A jury on Wednesday convicted a Dallas-area doctor of fraud for allegedly “selling his signature” to process almost $375 million in false Medicare and Medicaid claims in what investigators called the biggest home health care fraud case in the history of both programs.

A federal jury deliberated for 14 hours over two days before finding Dr. Jacques Roy, 58, of Rockwall, Texas, guilty of eight counts of committing health care fraud, one of conspiracy, two of making a false statement and one of obstructing justice.

Three others Cynthia Stiger, 53, and Wilbert James Veasey Jr., 64, both of Dallas; and Charity Eleda, 55, of Rowlett, Texas also were convicted of conspiracy and assorted other charges.

Each health care fraud and conspiracy conviction is punishable by up to 10 years in prison, while each false statement and obstruction-of-justice conviction is punishable by up to five years in prison. Each count also carries fines of up to $250,000. Sentencing is scheduled for this fall.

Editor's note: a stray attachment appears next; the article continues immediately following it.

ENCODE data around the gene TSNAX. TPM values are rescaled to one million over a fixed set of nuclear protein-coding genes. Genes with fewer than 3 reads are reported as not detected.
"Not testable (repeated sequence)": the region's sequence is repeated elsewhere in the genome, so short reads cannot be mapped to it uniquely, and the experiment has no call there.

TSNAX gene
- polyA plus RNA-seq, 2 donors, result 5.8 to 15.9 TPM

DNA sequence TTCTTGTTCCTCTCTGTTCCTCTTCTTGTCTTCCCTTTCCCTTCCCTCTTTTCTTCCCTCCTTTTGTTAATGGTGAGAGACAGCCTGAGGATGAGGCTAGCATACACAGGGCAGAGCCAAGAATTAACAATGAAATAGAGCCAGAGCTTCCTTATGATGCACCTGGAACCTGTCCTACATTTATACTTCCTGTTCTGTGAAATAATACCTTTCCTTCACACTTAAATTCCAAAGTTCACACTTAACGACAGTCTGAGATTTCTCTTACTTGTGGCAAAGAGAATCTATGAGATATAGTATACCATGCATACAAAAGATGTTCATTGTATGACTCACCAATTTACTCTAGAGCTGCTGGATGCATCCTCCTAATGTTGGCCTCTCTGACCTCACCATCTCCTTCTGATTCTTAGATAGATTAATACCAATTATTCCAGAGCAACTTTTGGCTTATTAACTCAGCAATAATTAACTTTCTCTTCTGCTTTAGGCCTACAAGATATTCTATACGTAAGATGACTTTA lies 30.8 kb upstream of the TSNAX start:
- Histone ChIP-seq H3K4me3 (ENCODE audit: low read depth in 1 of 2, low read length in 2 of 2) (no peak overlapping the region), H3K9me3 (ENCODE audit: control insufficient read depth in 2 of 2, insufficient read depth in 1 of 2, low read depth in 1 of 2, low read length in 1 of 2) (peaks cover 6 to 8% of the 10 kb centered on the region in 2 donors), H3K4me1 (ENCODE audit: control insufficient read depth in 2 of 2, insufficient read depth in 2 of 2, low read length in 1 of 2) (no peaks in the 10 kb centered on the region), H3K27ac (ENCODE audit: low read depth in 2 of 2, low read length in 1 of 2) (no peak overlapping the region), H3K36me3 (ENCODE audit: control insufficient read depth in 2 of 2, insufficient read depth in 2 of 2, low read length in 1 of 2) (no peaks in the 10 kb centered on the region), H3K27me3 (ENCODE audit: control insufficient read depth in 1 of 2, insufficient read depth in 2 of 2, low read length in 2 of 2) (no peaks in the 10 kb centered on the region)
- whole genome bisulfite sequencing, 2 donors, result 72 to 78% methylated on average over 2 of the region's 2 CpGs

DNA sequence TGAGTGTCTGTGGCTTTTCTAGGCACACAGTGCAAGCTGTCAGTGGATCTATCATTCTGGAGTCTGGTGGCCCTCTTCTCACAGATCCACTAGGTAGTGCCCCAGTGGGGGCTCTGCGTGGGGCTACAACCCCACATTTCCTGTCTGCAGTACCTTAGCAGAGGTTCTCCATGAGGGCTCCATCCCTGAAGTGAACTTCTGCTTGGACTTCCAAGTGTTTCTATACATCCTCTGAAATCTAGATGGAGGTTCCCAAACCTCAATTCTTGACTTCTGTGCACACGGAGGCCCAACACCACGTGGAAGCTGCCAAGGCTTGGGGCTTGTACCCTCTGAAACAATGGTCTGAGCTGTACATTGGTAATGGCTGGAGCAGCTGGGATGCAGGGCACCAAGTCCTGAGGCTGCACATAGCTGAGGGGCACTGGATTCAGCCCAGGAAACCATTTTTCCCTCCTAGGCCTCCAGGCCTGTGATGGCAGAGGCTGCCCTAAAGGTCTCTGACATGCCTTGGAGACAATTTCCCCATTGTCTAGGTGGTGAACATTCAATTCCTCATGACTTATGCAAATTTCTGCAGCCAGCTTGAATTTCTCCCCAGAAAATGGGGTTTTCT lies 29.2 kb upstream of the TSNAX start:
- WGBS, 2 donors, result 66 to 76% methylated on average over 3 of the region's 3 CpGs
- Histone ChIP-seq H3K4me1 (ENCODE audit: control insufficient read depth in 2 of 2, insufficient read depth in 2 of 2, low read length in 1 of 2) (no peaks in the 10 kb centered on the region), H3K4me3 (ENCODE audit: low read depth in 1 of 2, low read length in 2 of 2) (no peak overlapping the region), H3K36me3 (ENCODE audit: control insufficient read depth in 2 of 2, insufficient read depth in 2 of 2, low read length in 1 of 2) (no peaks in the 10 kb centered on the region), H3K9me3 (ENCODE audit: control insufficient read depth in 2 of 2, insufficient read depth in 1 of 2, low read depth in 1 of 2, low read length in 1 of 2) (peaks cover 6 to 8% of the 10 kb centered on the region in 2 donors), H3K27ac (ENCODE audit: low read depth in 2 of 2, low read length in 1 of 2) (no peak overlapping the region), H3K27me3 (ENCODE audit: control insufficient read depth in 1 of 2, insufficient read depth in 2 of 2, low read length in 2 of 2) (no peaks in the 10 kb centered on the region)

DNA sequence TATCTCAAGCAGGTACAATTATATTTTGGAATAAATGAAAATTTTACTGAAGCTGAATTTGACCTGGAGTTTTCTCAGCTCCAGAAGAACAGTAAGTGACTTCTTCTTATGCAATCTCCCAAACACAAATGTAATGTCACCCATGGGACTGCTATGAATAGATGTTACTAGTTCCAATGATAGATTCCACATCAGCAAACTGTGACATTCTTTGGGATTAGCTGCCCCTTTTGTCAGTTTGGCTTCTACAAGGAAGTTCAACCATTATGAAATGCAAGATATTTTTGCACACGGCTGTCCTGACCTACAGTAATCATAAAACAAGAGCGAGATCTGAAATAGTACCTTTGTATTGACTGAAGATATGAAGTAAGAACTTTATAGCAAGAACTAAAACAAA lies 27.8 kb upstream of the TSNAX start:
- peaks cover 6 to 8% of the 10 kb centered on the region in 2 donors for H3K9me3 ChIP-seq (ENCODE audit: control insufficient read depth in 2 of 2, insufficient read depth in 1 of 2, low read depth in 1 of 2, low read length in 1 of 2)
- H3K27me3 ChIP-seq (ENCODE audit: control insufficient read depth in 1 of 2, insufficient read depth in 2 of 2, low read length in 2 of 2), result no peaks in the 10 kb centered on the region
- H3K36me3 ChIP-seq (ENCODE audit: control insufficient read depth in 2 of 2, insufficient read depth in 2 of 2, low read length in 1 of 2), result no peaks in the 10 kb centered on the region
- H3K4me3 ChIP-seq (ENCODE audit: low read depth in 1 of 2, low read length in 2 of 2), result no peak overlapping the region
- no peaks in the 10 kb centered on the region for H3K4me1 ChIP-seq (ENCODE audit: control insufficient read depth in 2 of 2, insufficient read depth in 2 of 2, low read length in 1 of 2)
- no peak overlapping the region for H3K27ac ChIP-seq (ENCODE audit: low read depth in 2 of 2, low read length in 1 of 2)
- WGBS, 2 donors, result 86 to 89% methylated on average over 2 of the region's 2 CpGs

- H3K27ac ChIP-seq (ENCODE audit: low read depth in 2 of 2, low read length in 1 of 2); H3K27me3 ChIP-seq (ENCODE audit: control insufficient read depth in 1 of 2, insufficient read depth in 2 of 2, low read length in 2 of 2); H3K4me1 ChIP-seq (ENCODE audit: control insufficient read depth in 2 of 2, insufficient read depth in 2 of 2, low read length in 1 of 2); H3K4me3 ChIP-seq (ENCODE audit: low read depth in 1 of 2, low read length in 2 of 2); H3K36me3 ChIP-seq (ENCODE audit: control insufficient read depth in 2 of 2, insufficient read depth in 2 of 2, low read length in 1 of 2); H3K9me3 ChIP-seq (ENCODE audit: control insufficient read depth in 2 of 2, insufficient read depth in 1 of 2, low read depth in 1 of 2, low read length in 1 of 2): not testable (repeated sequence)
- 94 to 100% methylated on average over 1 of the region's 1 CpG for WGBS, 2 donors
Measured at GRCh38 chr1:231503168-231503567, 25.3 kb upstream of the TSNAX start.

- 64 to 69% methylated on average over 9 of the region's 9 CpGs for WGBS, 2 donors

Trial evidence showed that Stiger, Veasey and Eleda recruited Medicare clients to sign up for their home health care services. Among those recruited were patients from a Dallas homeless shelter, with recruiters sometimes receiving bounties of up to $50 per patient.

Once the patient was certified to receive services, records were falsified to show nursing services were being provided and Roy would perform unnecessary home visits and order unnecessary medical services.

Three other defendants charged in the case Cyprian and Patricia Akamnonu, both of Cedar Hill, Texas; and Teri Sivils, of Midlothian, Texas each pleaded guilty to single conspiracy counts before the trial and are serving 10-year prison sentences. They also were ordered to pay $25 million in restitution.

Roy owned Medistat Group Associates in the southern Dallas suburb of DeSoto. He and six co-defendants certified 11,000 Medicare beneficiaries through more than 500 home health providers between January 2006 and November 2011. Those numbers would have made Roy’s Medicare practice the busiest in the country, and the fraud was unprecedented in scope, said C.J. Porter, special agent in charge of the Dallas regional office of the Department of Health and Human Services.

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